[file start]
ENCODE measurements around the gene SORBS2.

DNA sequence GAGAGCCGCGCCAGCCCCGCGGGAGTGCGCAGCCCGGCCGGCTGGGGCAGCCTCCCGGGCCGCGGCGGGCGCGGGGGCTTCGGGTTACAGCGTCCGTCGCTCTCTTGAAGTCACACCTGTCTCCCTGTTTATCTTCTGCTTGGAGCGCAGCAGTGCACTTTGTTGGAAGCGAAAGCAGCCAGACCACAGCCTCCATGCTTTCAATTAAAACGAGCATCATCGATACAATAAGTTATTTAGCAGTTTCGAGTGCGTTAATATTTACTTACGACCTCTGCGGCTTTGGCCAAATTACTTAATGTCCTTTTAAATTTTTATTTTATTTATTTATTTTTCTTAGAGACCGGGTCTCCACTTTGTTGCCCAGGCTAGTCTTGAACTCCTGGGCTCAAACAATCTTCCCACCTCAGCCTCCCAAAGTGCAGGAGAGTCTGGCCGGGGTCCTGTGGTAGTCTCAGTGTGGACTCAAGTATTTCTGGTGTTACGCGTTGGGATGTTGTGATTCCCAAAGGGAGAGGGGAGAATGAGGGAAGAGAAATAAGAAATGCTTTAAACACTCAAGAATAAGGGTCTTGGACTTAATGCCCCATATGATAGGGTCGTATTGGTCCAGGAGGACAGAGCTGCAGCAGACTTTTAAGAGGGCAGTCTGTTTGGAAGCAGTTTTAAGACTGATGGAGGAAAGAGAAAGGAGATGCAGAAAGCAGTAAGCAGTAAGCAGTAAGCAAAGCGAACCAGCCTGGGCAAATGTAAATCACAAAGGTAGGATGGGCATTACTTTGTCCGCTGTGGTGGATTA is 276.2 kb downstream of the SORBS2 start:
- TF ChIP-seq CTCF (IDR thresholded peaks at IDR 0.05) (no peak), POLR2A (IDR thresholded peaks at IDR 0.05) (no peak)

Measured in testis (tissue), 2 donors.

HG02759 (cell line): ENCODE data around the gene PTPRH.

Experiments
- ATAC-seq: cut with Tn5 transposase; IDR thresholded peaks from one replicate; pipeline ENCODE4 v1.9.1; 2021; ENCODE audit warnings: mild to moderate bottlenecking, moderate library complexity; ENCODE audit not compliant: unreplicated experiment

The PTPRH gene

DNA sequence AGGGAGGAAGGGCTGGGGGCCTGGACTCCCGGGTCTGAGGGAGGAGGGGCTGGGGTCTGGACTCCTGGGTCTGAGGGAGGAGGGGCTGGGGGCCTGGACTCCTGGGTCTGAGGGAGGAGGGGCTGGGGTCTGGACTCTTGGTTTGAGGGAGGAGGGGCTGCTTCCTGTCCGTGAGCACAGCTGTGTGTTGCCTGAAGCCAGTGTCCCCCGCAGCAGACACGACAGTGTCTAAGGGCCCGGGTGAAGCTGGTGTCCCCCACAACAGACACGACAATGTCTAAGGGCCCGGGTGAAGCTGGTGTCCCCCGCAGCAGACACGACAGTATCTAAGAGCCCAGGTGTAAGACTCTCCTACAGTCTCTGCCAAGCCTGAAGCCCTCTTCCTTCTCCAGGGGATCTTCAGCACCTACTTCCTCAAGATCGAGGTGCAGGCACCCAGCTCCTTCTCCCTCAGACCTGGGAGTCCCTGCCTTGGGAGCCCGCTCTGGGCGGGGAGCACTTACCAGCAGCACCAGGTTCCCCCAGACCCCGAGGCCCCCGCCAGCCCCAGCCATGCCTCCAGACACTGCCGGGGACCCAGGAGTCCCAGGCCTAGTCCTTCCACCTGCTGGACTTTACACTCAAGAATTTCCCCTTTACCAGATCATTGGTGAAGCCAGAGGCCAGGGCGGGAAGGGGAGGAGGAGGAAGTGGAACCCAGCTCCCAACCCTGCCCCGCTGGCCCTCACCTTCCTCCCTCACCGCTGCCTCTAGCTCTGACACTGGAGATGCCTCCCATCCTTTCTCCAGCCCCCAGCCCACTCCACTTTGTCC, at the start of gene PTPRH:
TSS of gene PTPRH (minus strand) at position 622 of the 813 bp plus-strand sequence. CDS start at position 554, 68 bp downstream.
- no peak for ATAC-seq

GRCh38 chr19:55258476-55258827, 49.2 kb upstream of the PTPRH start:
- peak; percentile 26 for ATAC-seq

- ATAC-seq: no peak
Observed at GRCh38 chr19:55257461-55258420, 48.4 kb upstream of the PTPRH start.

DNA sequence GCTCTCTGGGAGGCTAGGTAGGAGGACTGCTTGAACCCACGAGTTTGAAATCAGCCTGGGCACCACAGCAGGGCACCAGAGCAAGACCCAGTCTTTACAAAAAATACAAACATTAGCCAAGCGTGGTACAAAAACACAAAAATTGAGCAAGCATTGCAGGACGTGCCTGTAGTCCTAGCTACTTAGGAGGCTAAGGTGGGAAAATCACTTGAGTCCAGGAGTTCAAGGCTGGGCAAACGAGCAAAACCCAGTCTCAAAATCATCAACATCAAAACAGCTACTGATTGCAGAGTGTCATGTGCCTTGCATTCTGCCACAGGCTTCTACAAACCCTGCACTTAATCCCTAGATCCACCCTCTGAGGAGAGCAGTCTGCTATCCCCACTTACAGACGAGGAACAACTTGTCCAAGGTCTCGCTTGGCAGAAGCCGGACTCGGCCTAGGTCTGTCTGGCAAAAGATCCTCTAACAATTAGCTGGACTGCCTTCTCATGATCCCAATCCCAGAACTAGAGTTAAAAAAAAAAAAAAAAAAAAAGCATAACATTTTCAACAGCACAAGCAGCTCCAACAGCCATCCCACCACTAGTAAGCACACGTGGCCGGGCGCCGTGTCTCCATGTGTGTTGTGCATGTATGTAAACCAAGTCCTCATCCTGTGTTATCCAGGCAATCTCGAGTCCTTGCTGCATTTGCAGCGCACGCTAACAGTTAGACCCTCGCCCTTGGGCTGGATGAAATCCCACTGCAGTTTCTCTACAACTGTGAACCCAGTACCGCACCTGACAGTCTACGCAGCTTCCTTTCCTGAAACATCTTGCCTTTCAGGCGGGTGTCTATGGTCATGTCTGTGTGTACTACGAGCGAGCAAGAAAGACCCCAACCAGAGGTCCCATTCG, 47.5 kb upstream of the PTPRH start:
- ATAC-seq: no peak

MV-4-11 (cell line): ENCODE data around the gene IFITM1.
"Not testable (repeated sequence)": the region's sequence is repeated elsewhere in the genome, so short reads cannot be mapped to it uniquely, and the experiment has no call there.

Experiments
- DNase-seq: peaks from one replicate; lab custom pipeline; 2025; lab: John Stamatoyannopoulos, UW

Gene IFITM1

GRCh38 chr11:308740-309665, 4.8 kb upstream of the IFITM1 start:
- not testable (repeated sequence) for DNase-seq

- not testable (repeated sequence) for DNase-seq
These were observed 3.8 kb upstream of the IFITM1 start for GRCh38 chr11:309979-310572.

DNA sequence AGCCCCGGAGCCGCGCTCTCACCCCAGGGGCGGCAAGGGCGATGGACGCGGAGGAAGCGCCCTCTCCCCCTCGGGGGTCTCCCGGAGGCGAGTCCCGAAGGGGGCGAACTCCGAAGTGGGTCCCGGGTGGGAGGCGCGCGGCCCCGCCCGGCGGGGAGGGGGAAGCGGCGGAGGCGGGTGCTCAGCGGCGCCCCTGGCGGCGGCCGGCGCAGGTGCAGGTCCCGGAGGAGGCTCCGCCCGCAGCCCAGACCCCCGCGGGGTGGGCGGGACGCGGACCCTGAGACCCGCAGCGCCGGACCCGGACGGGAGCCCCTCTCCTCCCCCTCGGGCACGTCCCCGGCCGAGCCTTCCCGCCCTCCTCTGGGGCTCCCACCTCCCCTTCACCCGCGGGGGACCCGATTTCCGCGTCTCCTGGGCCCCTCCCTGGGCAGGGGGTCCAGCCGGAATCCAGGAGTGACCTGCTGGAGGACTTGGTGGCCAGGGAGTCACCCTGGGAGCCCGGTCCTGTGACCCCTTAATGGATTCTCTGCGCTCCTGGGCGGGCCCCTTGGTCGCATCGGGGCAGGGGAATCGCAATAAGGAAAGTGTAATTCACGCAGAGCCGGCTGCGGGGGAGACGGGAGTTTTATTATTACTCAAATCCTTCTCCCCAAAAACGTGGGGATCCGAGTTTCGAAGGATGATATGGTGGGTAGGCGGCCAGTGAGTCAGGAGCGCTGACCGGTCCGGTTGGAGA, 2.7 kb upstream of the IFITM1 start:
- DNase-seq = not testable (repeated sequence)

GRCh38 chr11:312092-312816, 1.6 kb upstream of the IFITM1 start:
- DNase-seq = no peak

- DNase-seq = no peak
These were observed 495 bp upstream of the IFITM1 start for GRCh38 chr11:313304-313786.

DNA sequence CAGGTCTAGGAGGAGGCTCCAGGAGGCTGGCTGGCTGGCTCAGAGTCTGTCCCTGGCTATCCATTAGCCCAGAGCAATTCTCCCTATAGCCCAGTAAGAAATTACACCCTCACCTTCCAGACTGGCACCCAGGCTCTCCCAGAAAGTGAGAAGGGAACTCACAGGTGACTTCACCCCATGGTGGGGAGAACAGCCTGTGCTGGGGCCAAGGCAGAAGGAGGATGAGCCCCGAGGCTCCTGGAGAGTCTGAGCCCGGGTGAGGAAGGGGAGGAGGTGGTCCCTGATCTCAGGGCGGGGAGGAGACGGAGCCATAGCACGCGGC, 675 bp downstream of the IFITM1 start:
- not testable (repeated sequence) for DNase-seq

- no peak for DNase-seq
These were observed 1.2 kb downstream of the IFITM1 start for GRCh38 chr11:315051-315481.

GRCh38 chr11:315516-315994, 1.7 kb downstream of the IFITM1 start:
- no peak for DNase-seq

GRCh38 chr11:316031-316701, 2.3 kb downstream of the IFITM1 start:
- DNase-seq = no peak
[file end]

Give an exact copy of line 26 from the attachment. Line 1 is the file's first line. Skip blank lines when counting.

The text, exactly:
These were observed 3.8 kb upstream of the IFITM1 start for GRCh38 chr11:309979-310572.